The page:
Do you fear that the U.K. will become more isolated from the EU?
Obviously if ministers, officials and diplomats are no longer taking part in daily meetings at all levels with their colleagues in the EU, the standing and status of the country is diminished. There have been periods in British history when national leaders have tried to isolate the U.K. from the continent. The results were always disastrous.
Do you think that the murder of Jo Cox affected the result?
Not really. People fight for their various opinions. But in the end, people have sadly been tragically assassinated for the purpose of politics in different countries. I think that people decided on the arguments they felt were very important. So poor Jo Cox was killed, but whether that affected the result one way or another, it is hard to say.
It was a narrow win. In this regard, can we say that the U.K. public is quite polarized?
Yes, obviously. If you look at the result which was 51.9 percent in favor of Leave to 48.1 percent in favor of Remain, this means that the British public is quite polarized. It was also polarized with London saying "yes" and Scotland saying "yes." More importantly, having examined the results for different generations, a generational polarization is obvious. Elderly people voted for Britain to leave the EU, while Great Britain's young people voted to remain in the EU. All those details will have to be examined carefully, but we witnessed that the country is very badly polarized.
Why do you think that the Brexit campaigners spread fear of Turkish accession?
Simply because they are nationalist populists and they thought it was an effective way to frighten people, and clearly it worked. One of the logical conclusions is that people rejected the idea of Turkey joining the EU. That is why so incredibly dangerous to greet Turkey as a member of the EU.
But equally the Turkish government, in the eyes of many people in Britain, has not been able to show itself capable of modern democratic European politics. In addition the Turkish government's difficulty in finding a solution to the Kurdish question and allegations about the ruling party have been widely reported in the British press, and these have sadly affected perceptions of Turkey.
So I think yes, clearly it has had some impact, which is why the Brexit campaign used Turkey as an instrument to frighten people. It pretended the case that Turkey is about to join the EU and therefore soon there would soon be 75 million Turks arriving in Britain, and that Turkey was a country that was not upholding the best of European values, and it represented to the British public that Turkey could reject so-called European values. I want to emphasize that I doubt the Turkish question was a factor in the referendum outcome.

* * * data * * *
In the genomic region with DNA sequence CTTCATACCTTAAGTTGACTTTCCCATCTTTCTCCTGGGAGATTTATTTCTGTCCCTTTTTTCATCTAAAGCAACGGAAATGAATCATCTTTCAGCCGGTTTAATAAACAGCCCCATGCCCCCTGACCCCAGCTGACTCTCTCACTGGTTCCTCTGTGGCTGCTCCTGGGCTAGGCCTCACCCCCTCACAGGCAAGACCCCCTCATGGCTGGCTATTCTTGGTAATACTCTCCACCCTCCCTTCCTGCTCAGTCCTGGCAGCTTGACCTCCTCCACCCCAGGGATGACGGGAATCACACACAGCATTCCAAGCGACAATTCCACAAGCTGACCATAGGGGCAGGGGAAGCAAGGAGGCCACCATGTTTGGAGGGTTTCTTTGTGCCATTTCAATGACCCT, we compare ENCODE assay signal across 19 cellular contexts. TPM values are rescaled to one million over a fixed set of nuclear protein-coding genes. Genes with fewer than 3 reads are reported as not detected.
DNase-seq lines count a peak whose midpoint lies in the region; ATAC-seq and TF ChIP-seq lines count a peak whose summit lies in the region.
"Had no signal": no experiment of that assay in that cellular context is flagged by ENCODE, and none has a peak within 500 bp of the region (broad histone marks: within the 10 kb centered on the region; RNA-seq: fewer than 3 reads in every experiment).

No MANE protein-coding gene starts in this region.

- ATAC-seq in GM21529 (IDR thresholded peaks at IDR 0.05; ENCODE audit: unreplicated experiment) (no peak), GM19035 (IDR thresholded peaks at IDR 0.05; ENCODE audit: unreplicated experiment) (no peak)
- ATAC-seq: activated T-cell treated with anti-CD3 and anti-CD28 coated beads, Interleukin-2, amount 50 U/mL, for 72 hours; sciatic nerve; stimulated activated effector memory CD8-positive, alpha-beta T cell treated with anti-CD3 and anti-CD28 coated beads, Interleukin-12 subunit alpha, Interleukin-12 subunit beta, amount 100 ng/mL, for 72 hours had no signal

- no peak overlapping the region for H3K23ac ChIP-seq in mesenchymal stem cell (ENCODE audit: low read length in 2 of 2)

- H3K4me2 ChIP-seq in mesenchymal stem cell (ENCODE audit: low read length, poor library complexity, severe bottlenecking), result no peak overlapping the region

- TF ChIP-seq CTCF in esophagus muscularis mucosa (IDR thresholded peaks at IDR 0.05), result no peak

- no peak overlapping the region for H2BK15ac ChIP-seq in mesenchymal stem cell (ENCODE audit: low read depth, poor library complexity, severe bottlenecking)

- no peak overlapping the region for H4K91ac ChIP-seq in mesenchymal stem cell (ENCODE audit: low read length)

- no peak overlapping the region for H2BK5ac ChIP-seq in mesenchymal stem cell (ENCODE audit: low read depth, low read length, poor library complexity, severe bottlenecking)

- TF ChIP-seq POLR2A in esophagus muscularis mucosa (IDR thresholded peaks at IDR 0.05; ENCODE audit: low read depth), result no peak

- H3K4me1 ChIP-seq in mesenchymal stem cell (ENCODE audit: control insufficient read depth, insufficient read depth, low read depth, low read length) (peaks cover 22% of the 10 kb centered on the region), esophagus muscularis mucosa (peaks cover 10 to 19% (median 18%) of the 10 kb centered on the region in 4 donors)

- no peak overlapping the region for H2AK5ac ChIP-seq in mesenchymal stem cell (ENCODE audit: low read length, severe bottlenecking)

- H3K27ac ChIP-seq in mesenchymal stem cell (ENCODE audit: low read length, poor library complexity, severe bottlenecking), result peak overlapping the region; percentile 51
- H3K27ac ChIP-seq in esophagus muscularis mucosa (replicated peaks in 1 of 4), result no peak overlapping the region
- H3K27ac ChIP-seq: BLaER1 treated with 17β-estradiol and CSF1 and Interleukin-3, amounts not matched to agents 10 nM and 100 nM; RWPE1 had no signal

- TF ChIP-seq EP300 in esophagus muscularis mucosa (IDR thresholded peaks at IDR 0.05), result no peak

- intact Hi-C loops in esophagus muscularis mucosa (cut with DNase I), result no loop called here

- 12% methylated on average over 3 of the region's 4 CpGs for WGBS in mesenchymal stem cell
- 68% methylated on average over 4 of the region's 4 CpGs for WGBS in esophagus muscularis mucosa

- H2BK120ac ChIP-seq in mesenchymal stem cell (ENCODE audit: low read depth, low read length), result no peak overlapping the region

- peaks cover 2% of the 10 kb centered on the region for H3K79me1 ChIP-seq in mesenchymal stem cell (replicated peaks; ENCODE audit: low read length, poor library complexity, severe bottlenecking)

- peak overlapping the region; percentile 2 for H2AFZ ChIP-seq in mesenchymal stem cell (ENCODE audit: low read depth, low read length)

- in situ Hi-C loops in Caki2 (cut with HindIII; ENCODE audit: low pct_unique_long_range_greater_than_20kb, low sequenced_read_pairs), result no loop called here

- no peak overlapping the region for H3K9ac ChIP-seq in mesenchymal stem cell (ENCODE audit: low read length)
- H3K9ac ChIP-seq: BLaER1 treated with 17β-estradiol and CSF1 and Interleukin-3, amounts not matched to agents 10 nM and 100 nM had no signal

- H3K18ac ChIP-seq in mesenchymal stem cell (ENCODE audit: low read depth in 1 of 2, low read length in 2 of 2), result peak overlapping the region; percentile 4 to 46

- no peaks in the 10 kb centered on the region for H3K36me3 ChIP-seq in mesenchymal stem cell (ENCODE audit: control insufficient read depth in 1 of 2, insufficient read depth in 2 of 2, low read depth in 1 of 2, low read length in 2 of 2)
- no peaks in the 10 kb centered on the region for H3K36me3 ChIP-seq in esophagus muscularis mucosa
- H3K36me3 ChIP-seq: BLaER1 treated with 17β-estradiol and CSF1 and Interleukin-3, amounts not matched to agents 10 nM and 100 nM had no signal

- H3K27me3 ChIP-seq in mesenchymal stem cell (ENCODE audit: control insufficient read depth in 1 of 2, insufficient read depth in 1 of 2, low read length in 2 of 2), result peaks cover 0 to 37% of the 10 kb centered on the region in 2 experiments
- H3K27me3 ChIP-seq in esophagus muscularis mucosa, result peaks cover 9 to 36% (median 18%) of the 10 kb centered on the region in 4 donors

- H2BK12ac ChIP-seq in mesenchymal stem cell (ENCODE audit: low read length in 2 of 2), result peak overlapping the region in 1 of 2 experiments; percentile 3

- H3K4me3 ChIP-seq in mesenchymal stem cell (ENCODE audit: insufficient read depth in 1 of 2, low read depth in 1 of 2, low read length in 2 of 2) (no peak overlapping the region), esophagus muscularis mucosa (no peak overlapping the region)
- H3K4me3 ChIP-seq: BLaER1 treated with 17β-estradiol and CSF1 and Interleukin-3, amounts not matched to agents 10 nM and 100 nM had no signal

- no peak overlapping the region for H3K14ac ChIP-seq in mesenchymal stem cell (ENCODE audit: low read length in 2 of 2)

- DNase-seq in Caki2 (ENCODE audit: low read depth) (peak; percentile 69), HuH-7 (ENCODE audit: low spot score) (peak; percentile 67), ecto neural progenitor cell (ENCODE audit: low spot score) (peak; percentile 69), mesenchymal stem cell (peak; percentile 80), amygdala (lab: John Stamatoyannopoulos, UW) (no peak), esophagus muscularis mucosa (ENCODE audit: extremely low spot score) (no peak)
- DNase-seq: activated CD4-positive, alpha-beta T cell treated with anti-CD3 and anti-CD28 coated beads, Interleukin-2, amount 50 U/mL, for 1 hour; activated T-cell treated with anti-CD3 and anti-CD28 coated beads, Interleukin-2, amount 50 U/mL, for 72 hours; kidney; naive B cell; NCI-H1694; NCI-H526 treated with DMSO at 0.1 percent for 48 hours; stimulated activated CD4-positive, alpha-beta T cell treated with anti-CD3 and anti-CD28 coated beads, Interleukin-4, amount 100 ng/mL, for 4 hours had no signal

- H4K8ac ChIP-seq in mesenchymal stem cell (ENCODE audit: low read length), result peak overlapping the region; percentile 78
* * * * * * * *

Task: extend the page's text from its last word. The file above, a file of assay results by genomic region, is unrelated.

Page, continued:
Do you fear a risk of emulation by other European countries: Will more and more European countries want to go out of the EU? Will the European project collapse?
No one can answer that question. The possibility of a Balkanized Europe is now on the agenda. I have never understood the concept of the "European Project". There is Germany, France, Italy and other proud independent nation states who have decided to share some common policies to promote growth and open societies under the rule of law. That is the European project, and it should be defended.
Since the very beginning the EU exists to allow countries to come together to share economic prosperity and to enjoy/join mutual cultural freedoms. Of course, it allows people to live, work, travel and retire. I think it is a very good and honorable objective and still remain vital.
But now we play a part in a decision to reverse what has been decided. This is a future that we don't know, and a lot now depends on the EU. Forget about the language of the EU in the sense of Brussels.
Do you think the EU's enlargement process is over after this result?
No, you cannot say that, it depends on whether states find that they are unprepared to reform and willing to show a European spirit. Take for example the states of the western Balkans: Serbia, Kosovo, Macedonia, Montenegro, they are joining the EU as small states. I think they have to show that they can cooperate internally in the Balkans, which means they have to show they can put behind their differences.
Do you think that the results will affect Turkey's EU process?
Clearly yes! One key aspect of this referendum was the decision by the Brexit camp to decide the example of Turkey as proof that the EU is going in the wrong direction. Turkey is a country that many people see as half-democratic and a very poor country, therefore if Turkey joins the EU and 75 million Turks freely common live, travel and work as all members of the EU in Great Britain was seen as very problematic.